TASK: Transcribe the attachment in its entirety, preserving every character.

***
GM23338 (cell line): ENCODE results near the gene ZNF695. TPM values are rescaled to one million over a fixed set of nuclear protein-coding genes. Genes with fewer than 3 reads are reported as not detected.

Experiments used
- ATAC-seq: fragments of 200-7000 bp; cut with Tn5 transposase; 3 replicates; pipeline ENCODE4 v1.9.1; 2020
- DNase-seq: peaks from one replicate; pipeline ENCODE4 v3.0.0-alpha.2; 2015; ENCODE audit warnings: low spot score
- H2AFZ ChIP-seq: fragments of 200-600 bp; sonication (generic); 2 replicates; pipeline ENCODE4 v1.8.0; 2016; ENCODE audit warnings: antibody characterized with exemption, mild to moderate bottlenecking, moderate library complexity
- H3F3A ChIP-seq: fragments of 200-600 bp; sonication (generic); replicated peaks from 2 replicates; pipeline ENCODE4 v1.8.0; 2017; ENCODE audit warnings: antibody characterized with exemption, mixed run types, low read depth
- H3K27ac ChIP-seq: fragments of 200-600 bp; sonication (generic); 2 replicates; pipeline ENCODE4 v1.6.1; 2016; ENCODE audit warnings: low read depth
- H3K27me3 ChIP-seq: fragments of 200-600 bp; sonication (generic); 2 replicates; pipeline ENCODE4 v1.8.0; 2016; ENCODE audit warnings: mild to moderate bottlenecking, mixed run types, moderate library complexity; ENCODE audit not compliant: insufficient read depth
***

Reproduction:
GM23338 (cell line): ENCODE results near the gene ZNF695. TPM values are rescaled to one million over a fixed set of nuclear protein-coding genes. Genes with fewer than 3 reads are reported as not detected.

Experiments used
- ATAC-seq: fragments of 200-7000 bp; cut with Tn5 transposase; 3 replicates; pipeline ENCODE4 v1.9.1; 2020
- DNase-seq: peaks from one replicate; pipeline ENCODE4 v3.0.0-alpha.2; 2015; ENCODE audit warnings: low spot score
- H2AFZ ChIP-seq: fragments of 200-600 bp; sonication (generic); 2 replicates; pipeline ENCODE4 v1.8.0; 2016; ENCODE audit warnings: antibody characterized with exemption, mild to moderate bottlenecking, moderate library complexity
- H3F3A ChIP-seq: fragments of 200-600 bp; sonication (generic); replicated peaks from 2 replicates; pipeline ENCODE4 v1.8.0; 2017; ENCODE audit warnings: antibody characterized with exemption, mixed run types, low read depth
- H3K27ac ChIP-seq: fragments of 200-600 bp; sonication (generic); 2 replicates; pipeline ENCODE4 v1.6.1; 2016; ENCODE audit warnings: low read depth
- H3K27me3 ChIP-seq: fragments of 200-600 bp; sonication (generic); 2 replicates; pipeline ENCODE4 v1.8.0; 2016; ENCODE audit warnings: mild to moderate bottlenecking, mixed run types, moderate library complexity; ENCODE audit not compliant: insufficient read depth